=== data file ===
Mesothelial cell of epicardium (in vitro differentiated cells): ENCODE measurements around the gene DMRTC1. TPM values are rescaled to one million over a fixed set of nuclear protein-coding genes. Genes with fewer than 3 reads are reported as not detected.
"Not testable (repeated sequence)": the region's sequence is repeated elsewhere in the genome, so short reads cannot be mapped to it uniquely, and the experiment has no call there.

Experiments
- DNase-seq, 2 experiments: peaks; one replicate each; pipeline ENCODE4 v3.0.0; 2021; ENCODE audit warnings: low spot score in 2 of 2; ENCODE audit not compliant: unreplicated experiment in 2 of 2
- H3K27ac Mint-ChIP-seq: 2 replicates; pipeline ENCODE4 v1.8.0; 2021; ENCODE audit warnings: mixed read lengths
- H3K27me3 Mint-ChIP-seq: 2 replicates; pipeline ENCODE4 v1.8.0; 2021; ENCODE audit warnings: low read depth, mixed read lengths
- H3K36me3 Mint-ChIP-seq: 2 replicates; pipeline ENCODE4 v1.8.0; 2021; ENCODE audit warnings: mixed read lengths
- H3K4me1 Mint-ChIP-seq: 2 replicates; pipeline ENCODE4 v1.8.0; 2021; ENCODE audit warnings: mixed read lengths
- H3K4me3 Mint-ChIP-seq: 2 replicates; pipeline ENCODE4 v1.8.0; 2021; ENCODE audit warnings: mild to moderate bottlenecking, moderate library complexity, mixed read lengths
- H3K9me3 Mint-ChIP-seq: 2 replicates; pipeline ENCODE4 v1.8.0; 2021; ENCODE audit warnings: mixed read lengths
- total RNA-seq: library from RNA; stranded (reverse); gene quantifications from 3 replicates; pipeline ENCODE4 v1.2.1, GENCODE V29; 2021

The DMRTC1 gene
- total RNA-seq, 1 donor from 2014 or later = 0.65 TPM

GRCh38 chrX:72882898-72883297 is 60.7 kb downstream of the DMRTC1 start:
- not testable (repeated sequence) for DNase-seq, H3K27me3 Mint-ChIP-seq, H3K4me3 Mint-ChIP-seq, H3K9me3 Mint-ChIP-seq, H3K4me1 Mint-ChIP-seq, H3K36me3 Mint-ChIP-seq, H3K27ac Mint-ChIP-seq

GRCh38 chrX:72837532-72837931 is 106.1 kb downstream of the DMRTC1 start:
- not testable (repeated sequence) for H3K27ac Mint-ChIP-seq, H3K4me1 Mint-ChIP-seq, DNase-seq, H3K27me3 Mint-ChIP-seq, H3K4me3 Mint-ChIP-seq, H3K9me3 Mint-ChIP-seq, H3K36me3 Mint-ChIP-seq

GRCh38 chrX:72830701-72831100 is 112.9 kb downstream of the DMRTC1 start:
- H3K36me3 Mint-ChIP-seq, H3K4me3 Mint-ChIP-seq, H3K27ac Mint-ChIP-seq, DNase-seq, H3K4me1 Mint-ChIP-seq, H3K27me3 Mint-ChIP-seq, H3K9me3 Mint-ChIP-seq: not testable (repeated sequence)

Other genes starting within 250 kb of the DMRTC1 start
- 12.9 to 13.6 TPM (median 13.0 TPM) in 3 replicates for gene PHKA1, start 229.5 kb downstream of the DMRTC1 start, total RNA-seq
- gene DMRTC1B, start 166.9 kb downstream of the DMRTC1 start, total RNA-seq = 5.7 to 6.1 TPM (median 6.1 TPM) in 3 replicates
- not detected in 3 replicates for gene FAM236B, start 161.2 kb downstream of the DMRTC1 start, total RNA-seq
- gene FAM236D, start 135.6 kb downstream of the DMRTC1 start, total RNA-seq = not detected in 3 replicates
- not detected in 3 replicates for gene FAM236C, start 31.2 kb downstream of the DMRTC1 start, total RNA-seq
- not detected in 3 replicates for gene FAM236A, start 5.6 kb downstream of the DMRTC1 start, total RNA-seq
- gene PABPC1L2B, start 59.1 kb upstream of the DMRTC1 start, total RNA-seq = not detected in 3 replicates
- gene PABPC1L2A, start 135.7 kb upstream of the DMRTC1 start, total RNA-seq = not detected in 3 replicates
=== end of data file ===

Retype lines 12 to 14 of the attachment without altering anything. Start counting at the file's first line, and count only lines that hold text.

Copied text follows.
The DMRTC1 gene
- total RNA-seq, 1 donor from 2014 or later = 0.65 TPM

GRCh38 chrX:72882898-72883297 is 60.7 kb downstream of the DMRTC1 start: